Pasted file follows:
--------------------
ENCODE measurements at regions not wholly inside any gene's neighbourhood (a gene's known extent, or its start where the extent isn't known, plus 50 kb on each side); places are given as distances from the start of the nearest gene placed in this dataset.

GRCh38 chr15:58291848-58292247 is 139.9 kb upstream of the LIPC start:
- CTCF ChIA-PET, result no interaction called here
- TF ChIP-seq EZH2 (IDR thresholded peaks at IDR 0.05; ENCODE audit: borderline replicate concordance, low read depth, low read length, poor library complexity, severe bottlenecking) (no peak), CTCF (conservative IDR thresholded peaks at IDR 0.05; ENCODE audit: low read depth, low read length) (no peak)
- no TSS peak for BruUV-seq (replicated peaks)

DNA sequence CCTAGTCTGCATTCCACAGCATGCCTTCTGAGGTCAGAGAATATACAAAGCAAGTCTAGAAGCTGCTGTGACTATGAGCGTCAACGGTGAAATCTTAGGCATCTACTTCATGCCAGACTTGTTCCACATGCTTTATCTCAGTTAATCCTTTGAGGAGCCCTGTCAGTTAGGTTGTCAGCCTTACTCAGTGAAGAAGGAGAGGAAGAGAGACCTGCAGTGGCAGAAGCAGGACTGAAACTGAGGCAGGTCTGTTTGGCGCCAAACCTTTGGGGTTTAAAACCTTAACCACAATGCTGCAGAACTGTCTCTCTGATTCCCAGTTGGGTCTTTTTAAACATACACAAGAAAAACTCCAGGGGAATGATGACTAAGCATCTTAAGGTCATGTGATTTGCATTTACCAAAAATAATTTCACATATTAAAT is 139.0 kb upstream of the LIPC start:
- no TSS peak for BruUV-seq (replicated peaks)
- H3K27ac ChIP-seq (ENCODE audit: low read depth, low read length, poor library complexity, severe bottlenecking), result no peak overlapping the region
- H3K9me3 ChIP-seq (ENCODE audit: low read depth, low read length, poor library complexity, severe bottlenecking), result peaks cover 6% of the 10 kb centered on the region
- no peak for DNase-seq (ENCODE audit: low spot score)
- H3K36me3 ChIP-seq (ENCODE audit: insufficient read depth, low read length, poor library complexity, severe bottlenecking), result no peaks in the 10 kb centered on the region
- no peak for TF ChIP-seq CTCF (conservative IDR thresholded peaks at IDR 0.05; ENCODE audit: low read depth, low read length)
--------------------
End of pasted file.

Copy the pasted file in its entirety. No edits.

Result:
ENCODE measurements at regions not wholly inside any gene's neighbourhood (a gene's known extent, or its start where the extent isn't known, plus 50 kb on each side); places are given as distances from the start of the nearest gene placed in this dataset.

GRCh38 chr15:58291848-58292247 is 139.9 kb upstream of the LIPC start:
- CTCF ChIA-PET, result no interaction called here
- TF ChIP-seq EZH2 (IDR thresholded peaks at IDR 0.05; ENCODE audit: borderline replicate concordance, low read depth, low read length, poor library complexity, severe bottlenecking) (no peak), CTCF (conservative IDR thresholded peaks at IDR 0.05; ENCODE audit: low read depth, low read length) (no peak)
- no TSS peak for BruUV-seq (replicated peaks)

DNA sequence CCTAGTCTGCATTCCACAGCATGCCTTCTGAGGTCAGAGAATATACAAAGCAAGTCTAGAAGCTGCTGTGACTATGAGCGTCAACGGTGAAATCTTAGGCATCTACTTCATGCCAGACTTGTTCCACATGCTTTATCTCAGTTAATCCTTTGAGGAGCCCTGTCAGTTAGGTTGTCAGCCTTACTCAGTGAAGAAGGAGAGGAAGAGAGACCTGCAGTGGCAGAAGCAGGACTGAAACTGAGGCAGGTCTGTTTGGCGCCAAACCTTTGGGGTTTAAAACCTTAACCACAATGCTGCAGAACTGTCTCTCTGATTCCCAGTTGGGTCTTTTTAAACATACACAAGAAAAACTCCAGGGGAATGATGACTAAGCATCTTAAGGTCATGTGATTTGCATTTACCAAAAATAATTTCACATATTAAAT is 139.0 kb upstream of the LIPC start:
- no TSS peak for BruUV-seq (replicated peaks)
- H3K27ac ChIP-seq (ENCODE audit: low read depth, low read length, poor library complexity, severe bottlenecking), result no peak overlapping the region
- H3K9me3 ChIP-seq (ENCODE audit: low read depth, low read length, poor library complexity, severe bottlenecking), result peaks cover 6% of the 10 kb centered on the region
- no peak for DNase-seq (ENCODE audit: low spot score)
- H3K36me3 ChIP-seq (ENCODE audit: insufficient read depth, low read length, poor library complexity, severe bottlenecking), result no peaks in the 10 kb centered on the region
- no peak for TF ChIP-seq CTCF (conservative IDR thresholded peaks at IDR 0.05; ENCODE audit: low read depth, low read length)